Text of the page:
Another time-saver, Ms. Shaw said, is that couples can put themselves on mute to discuss something privately to make a quick decision instead of waiting until they’re alone after an in-person meeting and scheduling a follow-up call.
Challenges of Virtual Design
For designers, virtual design consultations require additional preparation for online presentations with renderings, photos and sometimes virtual reality. In addition, product samples are often sent by mail or messenger before a video meeting.
“Zoom presentations are more elaborate than the ones we do in the showroom,” Mr. Busca said. “It takes a lot more time to find creative ways to show the products and finishes and to demonstrate the function of the design. We need more photos, and we need to demonstrate our deep knowledge of the products we’re suggesting.”
Ms. Shaw prepares for Zoom consultations by opening all the tabs she may need on her screen to save time during the call, including a budget spreadsheet, a floor plan, a Pinterest board and a design presentation.
“With in-person meetings, I used to provide all the details first and then do a ‘big reveal’ of the final design,” Shaw said. “Now I work backwards and show the final design first to generate excitement and then get into the details.”
A challenge for Ms. Shaw is the inability to grab materials from her sample room during a meeting or to bring a client directly into the sample room to make choices.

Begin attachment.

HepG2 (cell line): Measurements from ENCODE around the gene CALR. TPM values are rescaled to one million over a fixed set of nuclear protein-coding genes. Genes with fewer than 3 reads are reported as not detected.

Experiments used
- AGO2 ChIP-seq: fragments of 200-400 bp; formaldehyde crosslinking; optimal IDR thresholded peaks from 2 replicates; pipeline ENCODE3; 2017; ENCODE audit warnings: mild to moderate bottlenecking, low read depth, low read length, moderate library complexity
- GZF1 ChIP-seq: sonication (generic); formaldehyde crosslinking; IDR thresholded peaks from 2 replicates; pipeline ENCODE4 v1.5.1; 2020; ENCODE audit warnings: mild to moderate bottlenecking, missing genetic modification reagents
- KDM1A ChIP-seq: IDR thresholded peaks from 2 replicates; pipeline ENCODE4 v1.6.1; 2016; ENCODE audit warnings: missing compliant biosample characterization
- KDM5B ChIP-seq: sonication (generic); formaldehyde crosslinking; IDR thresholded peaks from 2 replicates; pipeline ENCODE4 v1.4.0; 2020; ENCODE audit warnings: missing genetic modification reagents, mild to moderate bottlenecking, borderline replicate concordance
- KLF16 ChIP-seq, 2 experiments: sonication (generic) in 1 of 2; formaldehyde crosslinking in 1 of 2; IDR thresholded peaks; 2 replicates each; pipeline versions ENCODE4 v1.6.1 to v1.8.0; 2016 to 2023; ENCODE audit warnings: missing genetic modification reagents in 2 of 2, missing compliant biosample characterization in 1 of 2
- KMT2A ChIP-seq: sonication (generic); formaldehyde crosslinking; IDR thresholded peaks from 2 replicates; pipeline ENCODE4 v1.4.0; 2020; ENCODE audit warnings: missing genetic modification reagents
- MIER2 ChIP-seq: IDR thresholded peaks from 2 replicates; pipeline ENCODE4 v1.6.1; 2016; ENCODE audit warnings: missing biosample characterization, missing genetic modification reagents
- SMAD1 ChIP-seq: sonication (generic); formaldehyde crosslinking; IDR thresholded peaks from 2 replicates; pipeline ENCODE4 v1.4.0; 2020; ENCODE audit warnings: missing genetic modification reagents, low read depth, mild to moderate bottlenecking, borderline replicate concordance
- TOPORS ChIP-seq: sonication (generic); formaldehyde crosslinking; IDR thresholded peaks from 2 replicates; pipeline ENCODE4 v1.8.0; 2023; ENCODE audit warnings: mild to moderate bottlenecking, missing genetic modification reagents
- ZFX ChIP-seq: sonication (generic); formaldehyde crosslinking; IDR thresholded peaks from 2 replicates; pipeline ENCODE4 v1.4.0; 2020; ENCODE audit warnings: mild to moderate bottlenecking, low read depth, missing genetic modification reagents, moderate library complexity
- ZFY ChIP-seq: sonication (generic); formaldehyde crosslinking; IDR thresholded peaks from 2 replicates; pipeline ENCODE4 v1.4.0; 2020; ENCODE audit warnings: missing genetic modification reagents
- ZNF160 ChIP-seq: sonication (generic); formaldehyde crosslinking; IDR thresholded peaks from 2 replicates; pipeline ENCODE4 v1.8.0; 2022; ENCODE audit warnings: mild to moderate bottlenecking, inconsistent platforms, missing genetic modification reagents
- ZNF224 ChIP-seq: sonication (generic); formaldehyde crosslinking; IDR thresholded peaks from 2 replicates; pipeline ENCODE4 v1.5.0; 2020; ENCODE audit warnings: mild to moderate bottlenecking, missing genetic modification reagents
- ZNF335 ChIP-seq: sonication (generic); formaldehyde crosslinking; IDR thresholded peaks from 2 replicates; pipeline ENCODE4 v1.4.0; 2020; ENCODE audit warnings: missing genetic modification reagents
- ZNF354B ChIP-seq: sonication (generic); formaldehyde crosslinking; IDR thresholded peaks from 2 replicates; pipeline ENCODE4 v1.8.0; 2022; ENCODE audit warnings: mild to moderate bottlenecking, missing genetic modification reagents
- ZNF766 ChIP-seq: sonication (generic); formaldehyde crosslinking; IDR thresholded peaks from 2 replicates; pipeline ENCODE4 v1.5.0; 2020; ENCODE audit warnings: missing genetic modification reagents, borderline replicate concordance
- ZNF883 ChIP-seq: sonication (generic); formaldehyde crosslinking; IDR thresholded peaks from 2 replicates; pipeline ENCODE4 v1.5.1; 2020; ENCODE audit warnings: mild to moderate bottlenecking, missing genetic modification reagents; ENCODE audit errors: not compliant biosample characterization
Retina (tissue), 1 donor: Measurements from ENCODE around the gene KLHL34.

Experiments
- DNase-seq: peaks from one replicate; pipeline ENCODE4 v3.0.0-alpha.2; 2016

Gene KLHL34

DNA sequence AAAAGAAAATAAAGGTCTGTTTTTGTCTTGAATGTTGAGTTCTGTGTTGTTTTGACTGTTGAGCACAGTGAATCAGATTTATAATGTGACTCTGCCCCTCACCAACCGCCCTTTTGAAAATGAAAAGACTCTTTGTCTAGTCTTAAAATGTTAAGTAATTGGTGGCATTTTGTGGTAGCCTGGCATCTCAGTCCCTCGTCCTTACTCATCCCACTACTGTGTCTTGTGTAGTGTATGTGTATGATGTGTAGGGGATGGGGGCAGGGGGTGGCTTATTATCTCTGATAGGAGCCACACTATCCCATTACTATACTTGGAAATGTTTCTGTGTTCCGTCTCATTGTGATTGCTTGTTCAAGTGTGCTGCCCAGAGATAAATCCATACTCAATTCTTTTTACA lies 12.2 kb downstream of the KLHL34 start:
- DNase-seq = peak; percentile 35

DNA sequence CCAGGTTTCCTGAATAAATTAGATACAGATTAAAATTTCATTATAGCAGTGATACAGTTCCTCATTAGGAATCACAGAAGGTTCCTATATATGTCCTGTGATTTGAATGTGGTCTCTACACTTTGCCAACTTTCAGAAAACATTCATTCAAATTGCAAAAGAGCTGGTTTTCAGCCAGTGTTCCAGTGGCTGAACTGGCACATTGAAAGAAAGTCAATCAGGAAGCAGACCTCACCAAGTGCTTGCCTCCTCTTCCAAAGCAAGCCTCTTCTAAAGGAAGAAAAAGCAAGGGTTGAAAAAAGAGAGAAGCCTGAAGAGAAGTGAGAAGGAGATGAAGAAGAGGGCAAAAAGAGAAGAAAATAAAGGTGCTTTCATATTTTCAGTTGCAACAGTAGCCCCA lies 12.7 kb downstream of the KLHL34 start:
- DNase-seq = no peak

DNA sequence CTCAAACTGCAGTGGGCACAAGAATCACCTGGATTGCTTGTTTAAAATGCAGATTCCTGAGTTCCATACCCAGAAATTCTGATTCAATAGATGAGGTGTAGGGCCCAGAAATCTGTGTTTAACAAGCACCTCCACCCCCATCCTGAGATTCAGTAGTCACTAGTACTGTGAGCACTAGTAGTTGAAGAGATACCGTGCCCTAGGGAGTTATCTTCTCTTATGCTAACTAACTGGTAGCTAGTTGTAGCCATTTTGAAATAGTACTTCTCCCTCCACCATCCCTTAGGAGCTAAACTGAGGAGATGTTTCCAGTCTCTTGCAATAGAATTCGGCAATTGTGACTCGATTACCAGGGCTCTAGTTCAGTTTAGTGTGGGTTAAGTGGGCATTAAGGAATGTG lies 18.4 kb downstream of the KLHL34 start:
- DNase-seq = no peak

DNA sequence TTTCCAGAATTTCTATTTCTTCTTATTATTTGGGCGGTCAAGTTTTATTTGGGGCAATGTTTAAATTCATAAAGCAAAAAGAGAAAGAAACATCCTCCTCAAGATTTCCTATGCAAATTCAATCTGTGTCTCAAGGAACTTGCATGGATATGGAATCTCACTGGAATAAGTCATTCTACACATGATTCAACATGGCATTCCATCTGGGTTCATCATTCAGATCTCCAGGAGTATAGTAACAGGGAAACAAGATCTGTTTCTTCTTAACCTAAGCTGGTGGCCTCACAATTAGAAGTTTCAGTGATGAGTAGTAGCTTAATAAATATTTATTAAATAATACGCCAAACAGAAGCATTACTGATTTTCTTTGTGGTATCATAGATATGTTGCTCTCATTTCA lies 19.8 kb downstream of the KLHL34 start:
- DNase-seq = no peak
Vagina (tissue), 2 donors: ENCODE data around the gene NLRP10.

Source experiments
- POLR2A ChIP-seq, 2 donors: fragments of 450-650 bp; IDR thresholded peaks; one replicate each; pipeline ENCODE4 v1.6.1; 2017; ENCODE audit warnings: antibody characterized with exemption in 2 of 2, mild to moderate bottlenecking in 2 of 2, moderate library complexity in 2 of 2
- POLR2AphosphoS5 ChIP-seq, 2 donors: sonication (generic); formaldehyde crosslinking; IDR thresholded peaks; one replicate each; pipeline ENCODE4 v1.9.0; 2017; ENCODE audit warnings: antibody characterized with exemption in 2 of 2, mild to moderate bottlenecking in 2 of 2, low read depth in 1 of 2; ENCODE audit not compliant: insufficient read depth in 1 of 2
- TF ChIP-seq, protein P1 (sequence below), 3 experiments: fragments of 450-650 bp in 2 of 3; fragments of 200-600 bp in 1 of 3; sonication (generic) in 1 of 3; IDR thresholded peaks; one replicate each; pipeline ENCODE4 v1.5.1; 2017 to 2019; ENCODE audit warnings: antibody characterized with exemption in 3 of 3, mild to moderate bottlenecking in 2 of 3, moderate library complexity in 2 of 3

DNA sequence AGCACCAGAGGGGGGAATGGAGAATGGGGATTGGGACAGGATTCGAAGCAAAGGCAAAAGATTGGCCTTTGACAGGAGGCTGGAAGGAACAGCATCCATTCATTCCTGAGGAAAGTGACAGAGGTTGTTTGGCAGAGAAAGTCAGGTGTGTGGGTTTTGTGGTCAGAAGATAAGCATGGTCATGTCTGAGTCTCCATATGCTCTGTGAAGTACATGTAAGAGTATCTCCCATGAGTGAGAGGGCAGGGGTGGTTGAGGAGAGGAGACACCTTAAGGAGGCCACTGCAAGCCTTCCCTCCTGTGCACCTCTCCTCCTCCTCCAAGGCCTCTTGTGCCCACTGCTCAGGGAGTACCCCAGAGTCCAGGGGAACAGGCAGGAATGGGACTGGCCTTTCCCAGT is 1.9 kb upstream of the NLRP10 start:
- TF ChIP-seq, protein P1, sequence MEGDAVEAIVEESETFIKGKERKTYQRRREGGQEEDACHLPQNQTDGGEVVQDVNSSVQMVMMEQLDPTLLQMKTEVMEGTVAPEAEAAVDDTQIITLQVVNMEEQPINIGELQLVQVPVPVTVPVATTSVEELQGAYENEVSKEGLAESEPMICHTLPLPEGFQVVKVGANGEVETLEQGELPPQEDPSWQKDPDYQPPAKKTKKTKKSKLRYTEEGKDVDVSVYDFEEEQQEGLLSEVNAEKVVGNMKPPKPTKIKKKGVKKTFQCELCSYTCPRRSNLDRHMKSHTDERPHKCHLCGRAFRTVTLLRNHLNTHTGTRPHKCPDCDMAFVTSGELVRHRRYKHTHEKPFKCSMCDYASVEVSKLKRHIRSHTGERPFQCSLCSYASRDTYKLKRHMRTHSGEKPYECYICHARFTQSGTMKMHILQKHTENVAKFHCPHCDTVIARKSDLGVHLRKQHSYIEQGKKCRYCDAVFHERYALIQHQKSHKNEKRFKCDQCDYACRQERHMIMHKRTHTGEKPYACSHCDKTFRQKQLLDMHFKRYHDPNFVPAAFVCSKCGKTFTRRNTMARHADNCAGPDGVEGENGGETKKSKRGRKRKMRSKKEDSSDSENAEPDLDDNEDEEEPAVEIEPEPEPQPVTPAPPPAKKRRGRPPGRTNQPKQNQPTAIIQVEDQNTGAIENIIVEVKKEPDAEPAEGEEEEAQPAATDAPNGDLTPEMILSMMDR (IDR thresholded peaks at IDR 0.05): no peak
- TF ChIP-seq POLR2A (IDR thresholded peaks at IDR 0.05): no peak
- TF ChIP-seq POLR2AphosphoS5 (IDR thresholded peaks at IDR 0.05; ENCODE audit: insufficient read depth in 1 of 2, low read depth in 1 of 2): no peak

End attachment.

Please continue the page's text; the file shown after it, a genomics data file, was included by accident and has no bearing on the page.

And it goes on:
“You also miss a lot of cues from people that you would get during an in-person consultation,” Ms. Shaw said.
Ms. Elliott said that a virtual design project for a family room in Vienna, Virginia, worked well because the homeowner, a landscape designer, gave her a lengthy FaceTime tour of her home, a sketch of the floor plan and full measurements of every space.
“It would be more difficult to do a fully virtual project for a larger project such as an entire house or a space with challenging architectural features or quirks,” Ms. Elliott said.
Preparing for a Virtual Design Consultation
Virtual design consultations require more work for both the designer and the clients, said Ms. Elliott.
“The more willing you are to be engaged in the process, the better it will be,” Ms. Elliott said. “If you take us on a detailed FaceTime tour of your home, take lots of photos and embrace a collaborative approach, it can be fun.”
“If a client and I haven’t spoken or met before and I don’t have much information about their project, it helps me if they can send me a real estate listing with photos ahead of time,” Ms. Shaw said. “Having easily viewable photos of looks they like or a Pinterest board and a floor plan can help, too.”
For any initial consultation, whether it’s virtual or in person, Ms. Shaw said clients should be prepared with a sense of their budget, goals and timeline for their project.
“You need to be honest about your budget,” Mr. Busca said. “Sometimes clients are uncomfortable talking about that upfront, but it will drive the decisions throughout the process.”
This article first appeared on Mansion Global.